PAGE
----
John Ogilby (1600 - 1676)
Ogilby was one of the more colourful figures associated with cartography starting life as a dance master and finishing as the Kings Cosmographer and Geographic Printer.
During his life built a theatre in Dublin, translated several Greek and Latin works and set up a successful publishing business. Twice he lost all he owned once in a shipwreck the other in the civil war and the great fire of London in 1666. It was through printing though that he was to become famous organizing a survey of all the main post roads in England and Wales to published the first practical Road Atlas, "Britannia" in 1675. The maps were engraved in strip form, giving details of the roads themselves and descriptive notes of the country on either side, each strip map having a compass rose to indicate a change in direction.
John Ogilby (1)
- Title : Muteczuma Rex ultimus Mexicanorum
- Date : 1671
- Condition: (A+) Fine Condition
- Ref # : 41496
- Size : 14 1/2in x 9in (360mm x 230mm)
This finely engraved original antique print of Moctezuma the last Emperor of the Aztec's - in today's Mexico - was published by John Ogilby in the 1671 edition of An Accurate Description and Complete History of America and Africa based on De Nieuwe en Onbekende Wereld by Arnold Montanus.
Background: Moctezuma II (c. 1466 – 29 June 1520), also known by a number of variant spellings including Montezuma, Moteuczoma, Motecuhzoma and referred to in full by early Nahuatl texts as Motecuhzoma Xocoyotzin (Moctezuma the Young) was the ninth tlatoani or ruler of Tenochtitlan, reigning from 1502 to 1520. The first contact between indigenous civilizations of Mesoamerica and Europeans took place during his reign, and he was killed during the initial stages of the Spanish conquest of Mexico, when Conquistador Hernán Cortés and his men fought to escape from the Aztec capital Tenochtitlan.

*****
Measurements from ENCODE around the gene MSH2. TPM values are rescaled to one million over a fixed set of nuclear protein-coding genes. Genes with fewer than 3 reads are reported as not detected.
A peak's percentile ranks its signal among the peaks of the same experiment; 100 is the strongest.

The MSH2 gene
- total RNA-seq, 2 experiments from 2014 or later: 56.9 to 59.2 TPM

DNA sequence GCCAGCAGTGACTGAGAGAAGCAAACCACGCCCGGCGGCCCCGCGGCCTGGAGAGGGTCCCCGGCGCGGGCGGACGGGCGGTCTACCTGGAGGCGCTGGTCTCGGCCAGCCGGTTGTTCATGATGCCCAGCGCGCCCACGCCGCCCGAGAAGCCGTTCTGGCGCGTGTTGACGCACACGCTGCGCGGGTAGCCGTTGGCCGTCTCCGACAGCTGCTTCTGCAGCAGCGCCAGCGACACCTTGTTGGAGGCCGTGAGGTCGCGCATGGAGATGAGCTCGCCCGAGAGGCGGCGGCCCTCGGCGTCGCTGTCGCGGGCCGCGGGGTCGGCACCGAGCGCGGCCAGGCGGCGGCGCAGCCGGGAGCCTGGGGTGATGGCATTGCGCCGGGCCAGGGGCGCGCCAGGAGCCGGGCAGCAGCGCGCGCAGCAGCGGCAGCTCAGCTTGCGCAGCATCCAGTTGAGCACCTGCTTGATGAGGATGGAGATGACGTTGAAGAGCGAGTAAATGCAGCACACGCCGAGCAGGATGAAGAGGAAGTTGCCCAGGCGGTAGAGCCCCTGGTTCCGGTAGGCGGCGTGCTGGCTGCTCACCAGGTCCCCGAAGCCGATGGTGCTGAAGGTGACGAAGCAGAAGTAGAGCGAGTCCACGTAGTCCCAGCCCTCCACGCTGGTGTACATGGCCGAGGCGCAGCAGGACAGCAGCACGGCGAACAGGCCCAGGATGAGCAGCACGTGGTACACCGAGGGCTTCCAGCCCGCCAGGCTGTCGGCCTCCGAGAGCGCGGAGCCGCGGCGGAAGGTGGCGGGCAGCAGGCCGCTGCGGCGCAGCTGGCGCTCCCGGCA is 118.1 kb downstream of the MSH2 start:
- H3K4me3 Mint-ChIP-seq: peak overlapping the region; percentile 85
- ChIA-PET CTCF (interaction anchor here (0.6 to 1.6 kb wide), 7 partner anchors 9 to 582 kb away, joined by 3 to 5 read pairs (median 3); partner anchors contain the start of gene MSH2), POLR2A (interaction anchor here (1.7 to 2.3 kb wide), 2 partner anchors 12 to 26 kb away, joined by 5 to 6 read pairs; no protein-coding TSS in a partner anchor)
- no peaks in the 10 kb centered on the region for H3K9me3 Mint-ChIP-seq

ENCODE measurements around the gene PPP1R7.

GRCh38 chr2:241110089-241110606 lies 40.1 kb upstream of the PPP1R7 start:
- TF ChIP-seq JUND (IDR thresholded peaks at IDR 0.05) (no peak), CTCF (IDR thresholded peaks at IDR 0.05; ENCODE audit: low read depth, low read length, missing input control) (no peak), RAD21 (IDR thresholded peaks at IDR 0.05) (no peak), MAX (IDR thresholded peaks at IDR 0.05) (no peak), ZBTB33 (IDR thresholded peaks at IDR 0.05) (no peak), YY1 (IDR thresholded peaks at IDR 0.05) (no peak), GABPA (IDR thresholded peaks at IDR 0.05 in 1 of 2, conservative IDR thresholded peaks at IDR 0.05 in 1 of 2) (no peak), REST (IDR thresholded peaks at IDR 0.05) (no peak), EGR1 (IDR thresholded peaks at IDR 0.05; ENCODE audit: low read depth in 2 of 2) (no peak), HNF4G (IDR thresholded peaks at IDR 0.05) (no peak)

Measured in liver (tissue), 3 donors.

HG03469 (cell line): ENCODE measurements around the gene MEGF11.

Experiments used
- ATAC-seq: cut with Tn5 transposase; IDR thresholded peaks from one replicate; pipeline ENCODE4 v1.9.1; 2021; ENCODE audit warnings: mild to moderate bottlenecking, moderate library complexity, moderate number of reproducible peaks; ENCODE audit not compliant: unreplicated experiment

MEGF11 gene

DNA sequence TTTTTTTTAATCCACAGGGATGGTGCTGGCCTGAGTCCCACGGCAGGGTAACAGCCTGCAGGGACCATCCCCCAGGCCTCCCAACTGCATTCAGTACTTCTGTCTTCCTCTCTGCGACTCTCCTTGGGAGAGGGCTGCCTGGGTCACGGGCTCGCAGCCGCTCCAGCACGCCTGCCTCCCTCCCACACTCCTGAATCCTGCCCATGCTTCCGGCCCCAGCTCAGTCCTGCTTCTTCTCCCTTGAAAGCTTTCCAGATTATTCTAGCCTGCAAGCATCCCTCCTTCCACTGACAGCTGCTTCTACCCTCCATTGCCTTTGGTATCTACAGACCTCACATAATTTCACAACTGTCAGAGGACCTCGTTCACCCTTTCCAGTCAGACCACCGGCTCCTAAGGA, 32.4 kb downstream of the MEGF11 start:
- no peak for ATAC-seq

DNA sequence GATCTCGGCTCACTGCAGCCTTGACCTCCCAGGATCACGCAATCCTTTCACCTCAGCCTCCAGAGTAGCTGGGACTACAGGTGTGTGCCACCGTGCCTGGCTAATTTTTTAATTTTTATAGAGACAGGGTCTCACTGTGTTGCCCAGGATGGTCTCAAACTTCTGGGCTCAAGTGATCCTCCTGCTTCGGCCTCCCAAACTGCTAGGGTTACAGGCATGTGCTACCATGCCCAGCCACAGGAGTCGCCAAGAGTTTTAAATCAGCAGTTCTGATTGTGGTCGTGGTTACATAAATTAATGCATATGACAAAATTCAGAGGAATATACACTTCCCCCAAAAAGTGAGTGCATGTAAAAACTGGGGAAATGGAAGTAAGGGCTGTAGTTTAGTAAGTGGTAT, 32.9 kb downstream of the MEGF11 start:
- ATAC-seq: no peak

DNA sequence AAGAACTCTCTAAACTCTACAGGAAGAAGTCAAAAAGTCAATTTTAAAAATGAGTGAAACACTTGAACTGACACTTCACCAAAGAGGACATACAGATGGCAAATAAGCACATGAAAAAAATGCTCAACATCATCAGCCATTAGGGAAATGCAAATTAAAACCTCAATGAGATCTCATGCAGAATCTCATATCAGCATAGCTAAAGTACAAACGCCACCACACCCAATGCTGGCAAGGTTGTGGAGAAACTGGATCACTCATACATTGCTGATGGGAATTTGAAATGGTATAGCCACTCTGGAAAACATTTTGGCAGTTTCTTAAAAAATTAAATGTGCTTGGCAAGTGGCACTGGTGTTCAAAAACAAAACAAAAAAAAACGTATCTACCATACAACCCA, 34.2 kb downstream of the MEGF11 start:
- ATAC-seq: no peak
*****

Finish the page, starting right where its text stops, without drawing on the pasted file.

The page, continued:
During his reign the Aztec Empire reached its maximal size. Through warfare, Moctezuma expanded the territory as far south as Xoconosco in Chiapas and the Isthmus of Tehuantepec, and incorporated the Zapotec and Yopi people into the empire. He changed the previous meritocratic system of social hierarchy and widened the divide between pipiltin (nobles) and macehualtin (commoners) by prohibiting commoners from working in the royal palaces.
The portrayal of Moctezuma in history has mostly been colored by his role as ruler of a defeated nation, and many sources describe him as weak-willed and indecisive. The biases of some historical sources make it difficult to understand his actions during the Spanish invasion. (Ref: Tooley, M&B)
Paper thickness and quality: - Heavy and stable
Paper color: - off white
Age of map color: -
Colors used: -
General color appearance: -
Paper size: - 14 1/2in x 9in (360mm x 230mm)
Plate size: - 11 3/4in x 7 1/4in (295mm x 185mm)
Margins: - Min 1in (25mm)
Margins: - None
Plate area: - None
Verso: - None